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Watching a Movie Projected Onto An Iceberg Makes for Magical Nighttime Photos.

Cinema On Ice

While working on his project, On Thin Ice*, part of a body of work chronicling the effects of climate change on communities in low-lying regions, photographer Ciril Jazbec attended the projection of a movie onto an iceberg.

Cinema on Ice

The special outing was arranged by Children’s Home Uummannaq. Ciril says “One night, me, a couple of friends and the locals went to a special event on the ice. We’d decided offhand to do something special for the village children: late in the evening, we projected the movie Inuk onto an iceberg under the myriad stars and the northern lights. The looks on the spectators’ faces fascinated me, so instead of watching the movie, I began using a tripod and long exposure times to discreetly take their photos.”

The film Inuk is especially relevant because of its cast of “nonprofessional Inuit actors”—seal hunters and youth from a local children’s home—and its narrative highlighting the tension between tradition and modernity present in contemporary Greenland.

Jazbec says the preparation took a few days. “We did some recon on the ice to find a suitable iceberg and prepared a DVD player and sound system powered by a gasoline-fueled generator. The seats were just sleds covered with deer and musk ox skin.” And as for the temperature? “The weather was provided by some higher power . . . It was perfect, about –4 degrees Fahrenheit, with no wind and the most beautiful starry night sky sprayed with northern lights.”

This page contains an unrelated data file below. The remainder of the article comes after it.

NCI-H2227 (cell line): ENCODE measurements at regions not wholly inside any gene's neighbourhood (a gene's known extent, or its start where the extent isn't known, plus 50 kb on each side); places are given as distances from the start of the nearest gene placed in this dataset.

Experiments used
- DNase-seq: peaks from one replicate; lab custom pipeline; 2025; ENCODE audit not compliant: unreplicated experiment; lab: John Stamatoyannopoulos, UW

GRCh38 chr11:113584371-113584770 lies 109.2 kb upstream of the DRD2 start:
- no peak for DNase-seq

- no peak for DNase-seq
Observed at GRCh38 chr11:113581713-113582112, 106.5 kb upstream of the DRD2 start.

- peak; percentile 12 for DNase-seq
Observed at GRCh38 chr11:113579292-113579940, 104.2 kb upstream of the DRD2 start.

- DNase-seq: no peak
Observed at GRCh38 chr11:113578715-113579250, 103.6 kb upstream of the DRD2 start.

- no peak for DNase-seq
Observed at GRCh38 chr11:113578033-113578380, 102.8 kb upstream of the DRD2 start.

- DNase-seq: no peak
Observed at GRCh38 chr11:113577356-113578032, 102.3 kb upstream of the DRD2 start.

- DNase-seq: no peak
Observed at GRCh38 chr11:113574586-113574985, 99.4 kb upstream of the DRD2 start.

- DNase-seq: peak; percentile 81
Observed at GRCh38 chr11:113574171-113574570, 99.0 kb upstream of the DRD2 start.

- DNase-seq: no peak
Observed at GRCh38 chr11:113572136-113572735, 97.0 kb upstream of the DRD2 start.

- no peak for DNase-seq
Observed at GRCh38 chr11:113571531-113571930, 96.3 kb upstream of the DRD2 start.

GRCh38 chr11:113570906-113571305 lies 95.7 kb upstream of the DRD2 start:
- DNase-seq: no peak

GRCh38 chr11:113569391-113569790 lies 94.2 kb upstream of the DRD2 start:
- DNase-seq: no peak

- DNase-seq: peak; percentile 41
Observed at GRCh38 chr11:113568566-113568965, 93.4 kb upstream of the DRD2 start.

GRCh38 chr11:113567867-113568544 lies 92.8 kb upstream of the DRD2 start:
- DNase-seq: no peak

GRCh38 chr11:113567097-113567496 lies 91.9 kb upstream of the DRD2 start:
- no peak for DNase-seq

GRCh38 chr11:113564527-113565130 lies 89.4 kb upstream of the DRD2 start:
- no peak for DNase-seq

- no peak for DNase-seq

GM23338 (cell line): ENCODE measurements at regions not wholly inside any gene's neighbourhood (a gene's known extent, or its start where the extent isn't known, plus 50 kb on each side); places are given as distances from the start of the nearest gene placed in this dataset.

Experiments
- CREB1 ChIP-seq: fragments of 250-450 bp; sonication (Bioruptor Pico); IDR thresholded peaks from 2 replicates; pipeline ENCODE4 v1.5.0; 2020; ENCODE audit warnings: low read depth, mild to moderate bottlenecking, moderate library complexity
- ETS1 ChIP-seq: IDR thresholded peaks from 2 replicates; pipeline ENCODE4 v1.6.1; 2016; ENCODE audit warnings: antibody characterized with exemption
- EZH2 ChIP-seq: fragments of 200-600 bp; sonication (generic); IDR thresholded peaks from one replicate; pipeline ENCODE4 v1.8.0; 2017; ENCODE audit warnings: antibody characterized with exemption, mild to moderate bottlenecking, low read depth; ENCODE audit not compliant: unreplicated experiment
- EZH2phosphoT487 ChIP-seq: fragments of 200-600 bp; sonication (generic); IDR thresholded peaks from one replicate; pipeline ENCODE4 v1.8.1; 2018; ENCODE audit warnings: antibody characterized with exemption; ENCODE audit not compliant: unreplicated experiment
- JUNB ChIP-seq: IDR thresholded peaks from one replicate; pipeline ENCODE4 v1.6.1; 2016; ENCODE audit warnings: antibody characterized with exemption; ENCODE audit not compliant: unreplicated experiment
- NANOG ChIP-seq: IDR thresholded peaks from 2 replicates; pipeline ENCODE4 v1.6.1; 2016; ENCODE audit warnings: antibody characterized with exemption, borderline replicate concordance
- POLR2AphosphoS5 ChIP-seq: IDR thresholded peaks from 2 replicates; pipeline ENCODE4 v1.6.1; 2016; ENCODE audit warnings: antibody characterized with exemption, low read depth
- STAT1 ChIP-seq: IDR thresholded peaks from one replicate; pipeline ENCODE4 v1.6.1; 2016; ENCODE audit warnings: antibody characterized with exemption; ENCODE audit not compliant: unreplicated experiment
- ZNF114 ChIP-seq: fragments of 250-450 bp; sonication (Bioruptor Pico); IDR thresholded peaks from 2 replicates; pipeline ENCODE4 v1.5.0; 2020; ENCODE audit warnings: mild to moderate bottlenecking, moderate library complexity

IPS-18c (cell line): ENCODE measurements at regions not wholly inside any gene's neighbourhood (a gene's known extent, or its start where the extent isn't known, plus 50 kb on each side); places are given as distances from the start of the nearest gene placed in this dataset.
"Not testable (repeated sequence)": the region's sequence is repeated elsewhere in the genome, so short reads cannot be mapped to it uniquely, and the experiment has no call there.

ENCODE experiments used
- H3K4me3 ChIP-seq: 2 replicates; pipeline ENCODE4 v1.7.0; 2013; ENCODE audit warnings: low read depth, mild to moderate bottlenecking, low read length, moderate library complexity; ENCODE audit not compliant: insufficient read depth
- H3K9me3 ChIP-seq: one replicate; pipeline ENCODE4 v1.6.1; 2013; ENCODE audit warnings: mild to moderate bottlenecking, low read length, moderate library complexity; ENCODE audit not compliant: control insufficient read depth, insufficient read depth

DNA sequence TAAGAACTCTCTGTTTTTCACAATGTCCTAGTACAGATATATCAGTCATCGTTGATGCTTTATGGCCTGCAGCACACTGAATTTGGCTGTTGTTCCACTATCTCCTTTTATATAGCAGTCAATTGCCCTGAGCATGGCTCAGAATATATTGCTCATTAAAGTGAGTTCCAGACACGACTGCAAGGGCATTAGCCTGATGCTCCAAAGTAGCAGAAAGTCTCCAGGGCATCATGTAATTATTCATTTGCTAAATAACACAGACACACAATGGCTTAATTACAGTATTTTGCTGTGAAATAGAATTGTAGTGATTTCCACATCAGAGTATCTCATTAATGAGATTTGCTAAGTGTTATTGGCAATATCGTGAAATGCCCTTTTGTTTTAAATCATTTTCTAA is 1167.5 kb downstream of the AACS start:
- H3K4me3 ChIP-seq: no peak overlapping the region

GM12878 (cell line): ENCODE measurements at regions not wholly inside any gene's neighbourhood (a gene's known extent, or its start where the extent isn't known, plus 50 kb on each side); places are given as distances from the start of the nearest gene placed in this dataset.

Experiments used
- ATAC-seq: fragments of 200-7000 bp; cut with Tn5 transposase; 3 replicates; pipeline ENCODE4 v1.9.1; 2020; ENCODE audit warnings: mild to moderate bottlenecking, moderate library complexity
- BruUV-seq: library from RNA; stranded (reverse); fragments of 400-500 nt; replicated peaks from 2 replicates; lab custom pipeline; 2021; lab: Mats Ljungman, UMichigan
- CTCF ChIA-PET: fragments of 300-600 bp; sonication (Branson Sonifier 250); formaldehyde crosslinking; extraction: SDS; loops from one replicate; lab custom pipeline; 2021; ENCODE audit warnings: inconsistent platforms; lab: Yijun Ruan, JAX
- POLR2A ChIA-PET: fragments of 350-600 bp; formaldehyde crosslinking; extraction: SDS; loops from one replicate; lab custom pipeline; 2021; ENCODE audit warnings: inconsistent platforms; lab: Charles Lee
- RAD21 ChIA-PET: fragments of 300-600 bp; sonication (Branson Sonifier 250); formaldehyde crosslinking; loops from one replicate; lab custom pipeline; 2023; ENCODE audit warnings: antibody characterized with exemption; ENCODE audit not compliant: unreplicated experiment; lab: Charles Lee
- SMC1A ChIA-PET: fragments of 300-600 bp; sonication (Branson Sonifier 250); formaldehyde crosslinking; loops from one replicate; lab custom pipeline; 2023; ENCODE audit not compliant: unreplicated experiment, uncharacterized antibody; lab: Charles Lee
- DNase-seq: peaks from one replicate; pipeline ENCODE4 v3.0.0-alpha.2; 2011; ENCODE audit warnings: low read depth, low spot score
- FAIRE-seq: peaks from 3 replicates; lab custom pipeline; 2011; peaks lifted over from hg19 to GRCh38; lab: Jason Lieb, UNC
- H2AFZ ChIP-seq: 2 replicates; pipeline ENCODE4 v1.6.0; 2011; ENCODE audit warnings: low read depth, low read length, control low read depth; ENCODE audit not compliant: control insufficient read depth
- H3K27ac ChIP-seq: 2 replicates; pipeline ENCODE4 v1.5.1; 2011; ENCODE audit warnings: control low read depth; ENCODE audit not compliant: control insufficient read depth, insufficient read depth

When Jazbec turned his camera onto the audience and surroundings, he captured these magical glowing moments he calls “Cinema On Ice.”

The group watching the movie Inuk being projected onto an iceberg
ice cinema
Nielsine Løvstrøm holding a small puppy to keep it warm while watching the film as it is projected onto an iceberg.
Jensigne Løvstrøm from Children’s Home Uummannaq watches the movie Inuk, wearing traditional clothing made out of seal skin.
inuk projected onto iceberg
Local hunter Joas Korneliussen watching the film, Inuk, as it is projected on the ice.
Hunter Joas Korneliussen helped organize and transport everyone to watch the film on the ice using a snow mobile.
ice cinema
Ron Davis Alvarez and Sofia Hernandez Mejia, visiting music teachers to the Children’s Home, watching the film
Bertrand Lozay, a French filmmaker and artist, turning off the projector after the film

*ON THIN ICE is a series of photos from Greenland and one of the chapters in a long-term project concerned with the human face of climate change as it threatens various low-lying regions. It shows the life of hunters and fishermen in the remote villages in Northern Greenland. In this exploration, Jazbec spent most of his time in the village with only 250 inhabitants but over 500 dogs.

photographer ciril jazbec
above: photographer Ciril Jazbec (image courtesy of facebook)

The Children’s Home is located in Uummannaq, a small isolated town on a small island in a large fjord on the North-West coast of Greenland, about 600 km north of the Arctic Circle. The main source of income is fishing and hunting. Learn more about Children’s Home Uummannaq here

all images courtesy of Ciril Jazbec

A special thanks to National Geographic for their article and interview with the photographer which brought this project to my attention.